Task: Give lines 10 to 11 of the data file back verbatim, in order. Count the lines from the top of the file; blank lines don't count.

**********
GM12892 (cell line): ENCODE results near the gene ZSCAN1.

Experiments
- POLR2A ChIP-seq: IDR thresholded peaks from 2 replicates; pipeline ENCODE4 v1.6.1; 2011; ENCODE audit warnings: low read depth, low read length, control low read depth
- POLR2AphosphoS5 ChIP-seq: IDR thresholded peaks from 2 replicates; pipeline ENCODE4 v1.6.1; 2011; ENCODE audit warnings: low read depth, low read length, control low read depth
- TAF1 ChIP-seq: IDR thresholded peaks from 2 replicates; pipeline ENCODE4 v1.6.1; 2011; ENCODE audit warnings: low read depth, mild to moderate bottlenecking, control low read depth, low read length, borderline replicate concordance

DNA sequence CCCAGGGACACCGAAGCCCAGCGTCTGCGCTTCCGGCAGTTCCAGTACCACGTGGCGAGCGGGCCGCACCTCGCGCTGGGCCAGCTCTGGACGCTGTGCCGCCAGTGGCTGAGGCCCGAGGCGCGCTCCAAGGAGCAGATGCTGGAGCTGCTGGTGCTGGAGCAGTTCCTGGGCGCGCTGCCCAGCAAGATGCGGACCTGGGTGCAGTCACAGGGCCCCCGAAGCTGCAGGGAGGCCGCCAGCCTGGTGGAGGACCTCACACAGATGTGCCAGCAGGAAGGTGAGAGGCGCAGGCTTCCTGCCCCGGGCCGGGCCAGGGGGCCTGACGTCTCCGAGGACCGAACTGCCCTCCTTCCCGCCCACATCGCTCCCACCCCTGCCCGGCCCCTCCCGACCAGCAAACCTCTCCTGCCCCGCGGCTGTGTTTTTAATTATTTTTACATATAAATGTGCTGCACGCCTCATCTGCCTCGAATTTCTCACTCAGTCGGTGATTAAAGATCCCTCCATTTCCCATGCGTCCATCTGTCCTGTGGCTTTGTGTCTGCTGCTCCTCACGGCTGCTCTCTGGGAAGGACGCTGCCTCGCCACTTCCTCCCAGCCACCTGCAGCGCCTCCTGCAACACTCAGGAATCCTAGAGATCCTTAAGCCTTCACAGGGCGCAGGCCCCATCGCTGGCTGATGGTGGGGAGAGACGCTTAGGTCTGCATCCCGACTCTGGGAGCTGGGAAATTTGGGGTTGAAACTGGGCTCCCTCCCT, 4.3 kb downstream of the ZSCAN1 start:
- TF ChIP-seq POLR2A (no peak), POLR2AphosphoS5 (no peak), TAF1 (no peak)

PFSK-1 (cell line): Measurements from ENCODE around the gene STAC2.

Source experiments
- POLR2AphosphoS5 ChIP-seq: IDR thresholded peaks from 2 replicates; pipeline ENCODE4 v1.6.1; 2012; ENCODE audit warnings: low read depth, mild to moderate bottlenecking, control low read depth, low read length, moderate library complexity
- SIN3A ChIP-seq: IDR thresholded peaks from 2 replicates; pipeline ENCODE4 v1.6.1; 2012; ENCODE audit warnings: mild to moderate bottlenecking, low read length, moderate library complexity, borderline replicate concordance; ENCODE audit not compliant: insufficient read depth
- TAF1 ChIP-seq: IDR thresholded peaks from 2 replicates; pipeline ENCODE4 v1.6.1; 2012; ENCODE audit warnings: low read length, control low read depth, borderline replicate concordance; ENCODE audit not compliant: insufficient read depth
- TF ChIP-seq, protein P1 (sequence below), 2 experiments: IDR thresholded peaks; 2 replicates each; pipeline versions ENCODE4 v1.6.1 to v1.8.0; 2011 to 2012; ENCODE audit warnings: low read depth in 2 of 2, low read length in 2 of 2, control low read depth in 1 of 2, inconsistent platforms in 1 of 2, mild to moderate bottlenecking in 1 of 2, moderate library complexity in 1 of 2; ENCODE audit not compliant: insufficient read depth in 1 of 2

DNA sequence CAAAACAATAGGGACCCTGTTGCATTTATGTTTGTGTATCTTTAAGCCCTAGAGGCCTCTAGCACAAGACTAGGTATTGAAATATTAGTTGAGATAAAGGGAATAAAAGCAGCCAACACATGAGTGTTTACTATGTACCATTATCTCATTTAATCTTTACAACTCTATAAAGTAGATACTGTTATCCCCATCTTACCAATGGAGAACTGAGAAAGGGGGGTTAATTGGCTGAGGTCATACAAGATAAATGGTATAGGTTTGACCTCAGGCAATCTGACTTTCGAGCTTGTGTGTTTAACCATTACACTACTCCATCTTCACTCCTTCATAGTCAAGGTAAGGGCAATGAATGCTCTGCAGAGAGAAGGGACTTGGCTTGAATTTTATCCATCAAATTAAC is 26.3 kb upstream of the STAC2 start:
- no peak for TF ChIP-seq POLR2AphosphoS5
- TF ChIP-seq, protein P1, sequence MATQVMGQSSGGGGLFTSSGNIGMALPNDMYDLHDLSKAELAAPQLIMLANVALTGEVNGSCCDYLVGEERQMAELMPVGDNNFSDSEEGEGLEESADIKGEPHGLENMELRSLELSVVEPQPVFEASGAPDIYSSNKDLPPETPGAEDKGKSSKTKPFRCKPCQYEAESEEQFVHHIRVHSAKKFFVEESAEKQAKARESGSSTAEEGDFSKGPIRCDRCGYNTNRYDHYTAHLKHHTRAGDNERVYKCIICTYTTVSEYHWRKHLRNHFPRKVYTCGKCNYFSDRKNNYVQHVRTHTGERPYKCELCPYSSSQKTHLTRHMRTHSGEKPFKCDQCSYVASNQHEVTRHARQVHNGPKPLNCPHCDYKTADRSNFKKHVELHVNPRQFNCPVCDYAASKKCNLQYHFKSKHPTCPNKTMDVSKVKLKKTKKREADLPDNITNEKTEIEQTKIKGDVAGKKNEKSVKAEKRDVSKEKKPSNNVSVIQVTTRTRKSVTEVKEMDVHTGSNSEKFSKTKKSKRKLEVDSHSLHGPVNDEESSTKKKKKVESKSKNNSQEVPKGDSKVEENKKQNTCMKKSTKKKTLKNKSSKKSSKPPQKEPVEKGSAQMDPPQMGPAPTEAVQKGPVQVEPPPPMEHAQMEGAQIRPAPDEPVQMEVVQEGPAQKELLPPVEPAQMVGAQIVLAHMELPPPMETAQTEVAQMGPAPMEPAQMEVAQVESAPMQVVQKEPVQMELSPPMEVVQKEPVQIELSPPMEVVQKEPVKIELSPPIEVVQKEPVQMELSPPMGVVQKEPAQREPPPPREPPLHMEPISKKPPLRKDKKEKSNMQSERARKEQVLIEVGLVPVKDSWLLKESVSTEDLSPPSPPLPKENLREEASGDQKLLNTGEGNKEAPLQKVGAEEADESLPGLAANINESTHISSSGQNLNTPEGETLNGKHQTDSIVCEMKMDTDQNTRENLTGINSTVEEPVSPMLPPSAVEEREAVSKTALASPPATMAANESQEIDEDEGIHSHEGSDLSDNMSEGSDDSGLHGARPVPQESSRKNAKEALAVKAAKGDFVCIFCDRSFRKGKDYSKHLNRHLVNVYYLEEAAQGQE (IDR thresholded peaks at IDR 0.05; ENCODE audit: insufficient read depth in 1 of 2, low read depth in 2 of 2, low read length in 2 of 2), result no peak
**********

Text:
- POLR2AphosphoS5 ChIP-seq: IDR thresholded peaks from 2 replicates; pipeline ENCODE4 v1.6.1; 2012; ENCODE audit warnings: low read depth, mild to moderate bottlenecking, control low read depth, low read length, moderate library complexity
- SIN3A ChIP-seq: IDR thresholded peaks from 2 replicates; pipeline ENCODE4 v1.6.1; 2012; ENCODE audit warnings: mild to moderate bottlenecking, low read length, moderate library complexity, borderline replicate concordance; ENCODE audit not compliant: insufficient read depth